Back down to earth

After the relative glitz and glamour of the Buxton CC Mountain Time Trial,  a race in the clouds including onboard coverage of which has even cropped up on Youtube, today saw racing which was strictly back to traditional time-trial roots. I was back down to earth in altitude terms, organisational terms and, it would transpire, performance terms. The day delivered a promoting club that has barely entered the internet age, a standard distance: 25 miles, an early start: first man off at 8am, a HQ in a secluded village hall and a startsheet made up of local club riders. Welcome to the Elite CC 25 mile TT…

After the absolute battering I took on Good Friday I had spent a couple of hard sessions on the turbo trainer in the week. On the menu was the standard serving in the time-triallists training diet: threshold intervals – 20 minute bursts at an intensity best described as ‘unpleasant’ with the aim of raising the overall level of intensity I could ride at for a sustained period.

These sessions had certainly taken their toll, by the time Friday came round and I had the chance to get out for a longer ride I was fairly well exhausted and the 2 hours bashing up the nearest thing Essex has to hills was quickly revised to a steady ride in some rolling terrain punctuated with mild drenchings thanks to the changeable weather… If I’d been looking for a stellar performance today I’d have rested up more than I did, but the big race is only two weeks away now so training is the main purpose of every ride. Looking to improve on PB’s can wait for later in the year…

Just like the Chelmer CC Hardriders a few weeks ago the temperature was bitterly low in the HQ car park and once I rolled out onto the roads for a quick warmup it was apparent I would be facing a howling northerly wind for much of the ride. Yet again the temperature played havoc with the heart-rate monitor, so the first 5 or 6 miles were ridden without the benefit of any kind of performance feedback, apart from the screaming agony relayed through the nerves in my hips and thighs. In hindsight this may have been an indicator that I had started off a little more briskly than I had intended…

The course itself was on rolling roads, through quiet villages and mostly tree-lined, with only the occasional stretch of road bordered by open farmland. Neither were favourable, the tree-lined sections funnelled the headwind into a constant wall of resistance for the majority of the course, the open sections allowed the cross winds to batter away at my aero helmet and wheels. The route itself was rather unusual, taking the riders 6 miles north-east of the start to a roundabout before retracing, back past the start, and heading off 6 miles south-east to another roundabout before finally turning for the final leg back to the finish. Although the altitude changes were fairly marginal, the road dropped towards both roundabouts, a short sharp descent to the first one, a drawn out rolling descent over 5 miles to the second one. Teamed with a strong headwind the last 5 miles of the course, returning to the finish was guaranteed to be challenging.

After what was probably an over ambitious first 5 miles I turned back towards the start/finish for the first time. Where the first stretch of the ride had been a rough struggle, battling the blustering wind, pedalling suddenly became effortless, clicking down through the gears and accelerating up the road with the wind at my back. The one small victory of the day occurred after 8 or 9 miles, catching a rider ahead of me. Turning south-east towards the second roundabout this victory was tempered by the realisation that I was loosing time hand over fist to the faster riders as two riders effortlessly blasted past me.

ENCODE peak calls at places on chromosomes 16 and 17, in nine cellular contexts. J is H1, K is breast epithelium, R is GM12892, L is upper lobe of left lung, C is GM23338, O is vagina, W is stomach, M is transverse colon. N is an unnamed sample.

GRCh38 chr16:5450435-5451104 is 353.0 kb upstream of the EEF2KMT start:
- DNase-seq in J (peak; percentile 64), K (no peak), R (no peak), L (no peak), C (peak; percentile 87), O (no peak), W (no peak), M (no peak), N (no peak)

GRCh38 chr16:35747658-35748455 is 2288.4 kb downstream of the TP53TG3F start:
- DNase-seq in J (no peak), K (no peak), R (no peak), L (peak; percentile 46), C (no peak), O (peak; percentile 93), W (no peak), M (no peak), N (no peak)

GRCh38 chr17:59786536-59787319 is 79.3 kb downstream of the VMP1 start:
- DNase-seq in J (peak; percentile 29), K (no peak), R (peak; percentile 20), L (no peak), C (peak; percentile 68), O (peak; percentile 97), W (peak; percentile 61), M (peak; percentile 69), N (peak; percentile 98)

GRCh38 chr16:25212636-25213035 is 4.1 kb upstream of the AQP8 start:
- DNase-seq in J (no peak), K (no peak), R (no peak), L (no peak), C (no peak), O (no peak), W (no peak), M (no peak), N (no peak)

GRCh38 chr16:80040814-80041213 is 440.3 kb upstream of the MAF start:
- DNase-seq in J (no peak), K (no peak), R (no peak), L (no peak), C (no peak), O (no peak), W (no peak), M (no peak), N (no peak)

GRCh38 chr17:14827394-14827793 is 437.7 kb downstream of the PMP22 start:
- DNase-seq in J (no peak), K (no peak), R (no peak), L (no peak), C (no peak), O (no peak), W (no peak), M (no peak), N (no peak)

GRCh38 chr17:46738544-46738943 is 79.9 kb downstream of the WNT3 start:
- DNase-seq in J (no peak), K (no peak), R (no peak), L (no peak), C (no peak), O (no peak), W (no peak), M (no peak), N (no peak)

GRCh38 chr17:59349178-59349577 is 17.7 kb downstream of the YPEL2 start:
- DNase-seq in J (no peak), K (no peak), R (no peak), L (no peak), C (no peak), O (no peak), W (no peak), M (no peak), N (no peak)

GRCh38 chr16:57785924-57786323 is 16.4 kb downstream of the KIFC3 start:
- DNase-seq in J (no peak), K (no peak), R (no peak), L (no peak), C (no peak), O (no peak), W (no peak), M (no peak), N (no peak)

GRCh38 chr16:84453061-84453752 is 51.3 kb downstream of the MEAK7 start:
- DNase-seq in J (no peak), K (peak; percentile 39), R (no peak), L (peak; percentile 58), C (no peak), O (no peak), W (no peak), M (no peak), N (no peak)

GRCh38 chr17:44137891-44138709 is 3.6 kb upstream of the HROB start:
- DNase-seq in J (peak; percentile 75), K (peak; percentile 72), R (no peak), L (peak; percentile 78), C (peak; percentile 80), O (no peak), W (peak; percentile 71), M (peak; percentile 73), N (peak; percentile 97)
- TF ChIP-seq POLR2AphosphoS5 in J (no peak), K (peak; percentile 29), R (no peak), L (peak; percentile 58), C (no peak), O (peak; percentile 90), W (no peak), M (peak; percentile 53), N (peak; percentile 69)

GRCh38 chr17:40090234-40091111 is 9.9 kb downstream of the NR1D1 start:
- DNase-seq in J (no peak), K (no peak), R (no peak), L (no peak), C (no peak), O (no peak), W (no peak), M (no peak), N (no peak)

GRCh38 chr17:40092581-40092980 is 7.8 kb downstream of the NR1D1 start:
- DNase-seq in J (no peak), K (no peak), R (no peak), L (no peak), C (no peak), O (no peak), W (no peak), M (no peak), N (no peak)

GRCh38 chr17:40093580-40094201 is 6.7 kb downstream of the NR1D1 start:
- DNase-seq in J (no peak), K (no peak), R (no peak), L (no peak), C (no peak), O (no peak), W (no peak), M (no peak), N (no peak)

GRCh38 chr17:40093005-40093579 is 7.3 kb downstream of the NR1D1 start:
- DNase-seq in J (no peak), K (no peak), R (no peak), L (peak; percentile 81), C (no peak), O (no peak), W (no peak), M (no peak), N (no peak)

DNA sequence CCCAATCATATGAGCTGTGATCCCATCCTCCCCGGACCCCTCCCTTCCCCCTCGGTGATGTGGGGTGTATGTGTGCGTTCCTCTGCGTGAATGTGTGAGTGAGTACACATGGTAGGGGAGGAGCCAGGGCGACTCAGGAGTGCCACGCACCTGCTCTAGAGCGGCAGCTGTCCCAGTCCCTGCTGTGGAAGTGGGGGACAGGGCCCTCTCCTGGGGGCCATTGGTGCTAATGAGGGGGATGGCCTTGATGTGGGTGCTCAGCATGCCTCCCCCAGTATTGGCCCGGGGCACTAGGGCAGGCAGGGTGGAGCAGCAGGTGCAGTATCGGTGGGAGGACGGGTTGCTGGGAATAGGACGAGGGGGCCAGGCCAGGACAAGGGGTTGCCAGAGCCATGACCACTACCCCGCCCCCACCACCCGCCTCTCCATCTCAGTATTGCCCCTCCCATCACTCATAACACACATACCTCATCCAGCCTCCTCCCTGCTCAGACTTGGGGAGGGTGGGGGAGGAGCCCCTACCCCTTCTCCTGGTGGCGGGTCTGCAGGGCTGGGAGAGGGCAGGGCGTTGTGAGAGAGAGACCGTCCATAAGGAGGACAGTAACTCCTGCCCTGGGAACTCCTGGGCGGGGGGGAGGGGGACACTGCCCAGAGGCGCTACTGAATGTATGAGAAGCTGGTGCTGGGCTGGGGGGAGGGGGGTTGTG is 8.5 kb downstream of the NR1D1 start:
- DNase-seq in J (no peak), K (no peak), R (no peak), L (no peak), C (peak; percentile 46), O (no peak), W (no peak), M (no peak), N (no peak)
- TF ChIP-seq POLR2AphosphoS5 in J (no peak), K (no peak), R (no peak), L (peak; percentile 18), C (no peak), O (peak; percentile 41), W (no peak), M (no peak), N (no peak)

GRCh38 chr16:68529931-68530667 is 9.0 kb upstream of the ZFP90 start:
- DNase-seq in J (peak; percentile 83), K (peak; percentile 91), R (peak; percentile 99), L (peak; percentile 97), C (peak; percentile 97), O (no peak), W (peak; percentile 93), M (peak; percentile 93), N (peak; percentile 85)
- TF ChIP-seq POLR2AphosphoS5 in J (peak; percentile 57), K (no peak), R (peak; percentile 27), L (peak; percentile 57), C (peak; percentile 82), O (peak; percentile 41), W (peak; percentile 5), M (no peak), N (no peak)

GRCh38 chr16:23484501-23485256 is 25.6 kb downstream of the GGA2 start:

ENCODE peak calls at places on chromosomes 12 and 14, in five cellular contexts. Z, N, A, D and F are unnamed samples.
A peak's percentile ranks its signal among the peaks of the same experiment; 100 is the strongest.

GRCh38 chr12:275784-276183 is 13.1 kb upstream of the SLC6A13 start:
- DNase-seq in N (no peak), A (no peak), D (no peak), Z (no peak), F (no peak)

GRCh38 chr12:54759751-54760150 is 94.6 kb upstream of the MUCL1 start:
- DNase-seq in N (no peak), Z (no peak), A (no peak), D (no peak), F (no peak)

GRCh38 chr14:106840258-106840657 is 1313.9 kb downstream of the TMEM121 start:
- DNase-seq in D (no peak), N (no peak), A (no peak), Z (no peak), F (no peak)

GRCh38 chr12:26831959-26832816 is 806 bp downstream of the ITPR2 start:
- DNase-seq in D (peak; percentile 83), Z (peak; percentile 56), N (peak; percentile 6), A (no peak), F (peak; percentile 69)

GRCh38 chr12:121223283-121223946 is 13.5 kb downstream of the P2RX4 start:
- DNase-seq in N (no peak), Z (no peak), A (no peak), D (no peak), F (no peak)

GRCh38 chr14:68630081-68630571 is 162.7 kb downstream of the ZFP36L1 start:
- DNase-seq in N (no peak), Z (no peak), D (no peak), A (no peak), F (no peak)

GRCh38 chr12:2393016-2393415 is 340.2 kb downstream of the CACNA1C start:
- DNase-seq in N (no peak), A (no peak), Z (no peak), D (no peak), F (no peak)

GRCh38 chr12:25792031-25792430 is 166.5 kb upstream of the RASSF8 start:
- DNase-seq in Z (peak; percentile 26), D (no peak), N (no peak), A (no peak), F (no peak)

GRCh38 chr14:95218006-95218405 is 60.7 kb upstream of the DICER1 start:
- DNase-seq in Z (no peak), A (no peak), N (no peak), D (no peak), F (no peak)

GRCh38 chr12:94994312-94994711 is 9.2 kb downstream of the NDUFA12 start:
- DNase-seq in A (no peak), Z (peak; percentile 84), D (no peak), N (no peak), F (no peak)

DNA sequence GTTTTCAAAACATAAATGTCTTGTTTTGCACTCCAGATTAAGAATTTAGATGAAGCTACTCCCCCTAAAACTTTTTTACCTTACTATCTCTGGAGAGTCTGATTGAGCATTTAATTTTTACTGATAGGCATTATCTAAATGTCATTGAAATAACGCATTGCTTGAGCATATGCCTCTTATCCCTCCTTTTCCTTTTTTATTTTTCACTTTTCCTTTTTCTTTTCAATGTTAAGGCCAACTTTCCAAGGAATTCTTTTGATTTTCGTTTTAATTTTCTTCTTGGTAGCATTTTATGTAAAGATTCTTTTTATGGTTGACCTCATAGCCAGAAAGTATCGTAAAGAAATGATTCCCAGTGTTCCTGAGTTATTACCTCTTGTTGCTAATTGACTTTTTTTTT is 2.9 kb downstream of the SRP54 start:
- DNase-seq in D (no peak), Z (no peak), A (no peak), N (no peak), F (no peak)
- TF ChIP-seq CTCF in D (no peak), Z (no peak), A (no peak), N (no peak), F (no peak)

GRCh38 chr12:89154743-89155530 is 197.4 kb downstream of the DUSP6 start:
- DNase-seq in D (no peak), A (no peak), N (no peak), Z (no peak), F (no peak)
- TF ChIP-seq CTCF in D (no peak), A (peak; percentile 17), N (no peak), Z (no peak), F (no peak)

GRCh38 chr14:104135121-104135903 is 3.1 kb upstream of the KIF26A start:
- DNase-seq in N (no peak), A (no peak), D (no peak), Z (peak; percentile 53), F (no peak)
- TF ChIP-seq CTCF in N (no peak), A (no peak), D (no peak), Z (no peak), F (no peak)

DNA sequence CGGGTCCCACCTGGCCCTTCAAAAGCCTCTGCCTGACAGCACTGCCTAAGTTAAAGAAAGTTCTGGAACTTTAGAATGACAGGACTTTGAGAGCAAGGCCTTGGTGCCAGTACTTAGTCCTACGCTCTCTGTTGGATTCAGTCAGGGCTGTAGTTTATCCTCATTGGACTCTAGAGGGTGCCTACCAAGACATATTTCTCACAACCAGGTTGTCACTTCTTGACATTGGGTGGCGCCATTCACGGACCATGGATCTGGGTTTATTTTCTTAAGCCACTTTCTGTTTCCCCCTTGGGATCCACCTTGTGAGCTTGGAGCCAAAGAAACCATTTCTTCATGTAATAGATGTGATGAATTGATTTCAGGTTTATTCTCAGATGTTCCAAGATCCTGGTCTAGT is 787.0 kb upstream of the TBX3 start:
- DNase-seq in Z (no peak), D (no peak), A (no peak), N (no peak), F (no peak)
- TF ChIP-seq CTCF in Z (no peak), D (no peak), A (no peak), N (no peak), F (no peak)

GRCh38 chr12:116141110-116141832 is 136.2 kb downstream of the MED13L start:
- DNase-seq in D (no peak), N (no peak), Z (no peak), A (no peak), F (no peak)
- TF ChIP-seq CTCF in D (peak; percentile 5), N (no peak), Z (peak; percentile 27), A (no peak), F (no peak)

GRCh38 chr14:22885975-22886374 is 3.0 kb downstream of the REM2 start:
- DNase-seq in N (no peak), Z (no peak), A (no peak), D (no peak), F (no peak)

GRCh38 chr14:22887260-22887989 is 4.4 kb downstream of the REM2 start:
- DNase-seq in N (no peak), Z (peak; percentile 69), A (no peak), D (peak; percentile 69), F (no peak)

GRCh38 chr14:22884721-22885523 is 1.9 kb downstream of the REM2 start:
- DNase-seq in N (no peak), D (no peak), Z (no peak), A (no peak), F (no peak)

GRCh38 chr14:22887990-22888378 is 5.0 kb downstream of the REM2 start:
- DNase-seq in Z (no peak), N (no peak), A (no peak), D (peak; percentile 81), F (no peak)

Having realised that I had probably started too quick, and desperately trying to hold something back, I looked in vain for the second roundabout. I seemed to be inching towards it agonizingly slowly until finally the road crested and I turned back into the wind. At the halfway point I had decided to hold back some effort until the final turn, then smash the final 5 miles as hard as I could. Sadly, thanks to the toll that the rolling roads had taken, this wasn’t the epic final few miles I had anticipated. Having been caught for 3 minutes at the final roundabout I haemorrhaged time as I ground away at the pedals and watched the rider who had passed me edge further and further away from me. The sight of the chequered flag allowed me to summon a final surge and then, thankfully, it was over.

Vague, pre-race, thoughts of a finishing time of 1 hr 5 or 6 minutes had been revised to perhaps 1-10 on the start line. Back at the HQ the truth became apparent: 1-13 was not the outcome I had expected and was somewhat adrift of the majority of the field. Some solace was delivered, only 2 riders went under the hour mark, times across the field were slower than usual and this race was more for training than anything else.

Only two more competitive outings stand between me and the mountain, midweek club events that will serve as last-minute preparation. With 14 days to go I am trying to stay positive, but rapidly revising my dreams of breaking the 2 hour barrier to a simple hope of improving on my personal best…. Let’s hope that these punishing sessions on the bike will pay dividends in the meantime…

1 thought on “Back down to earth

  1. Pingback: A line in the sand | meandthemountain

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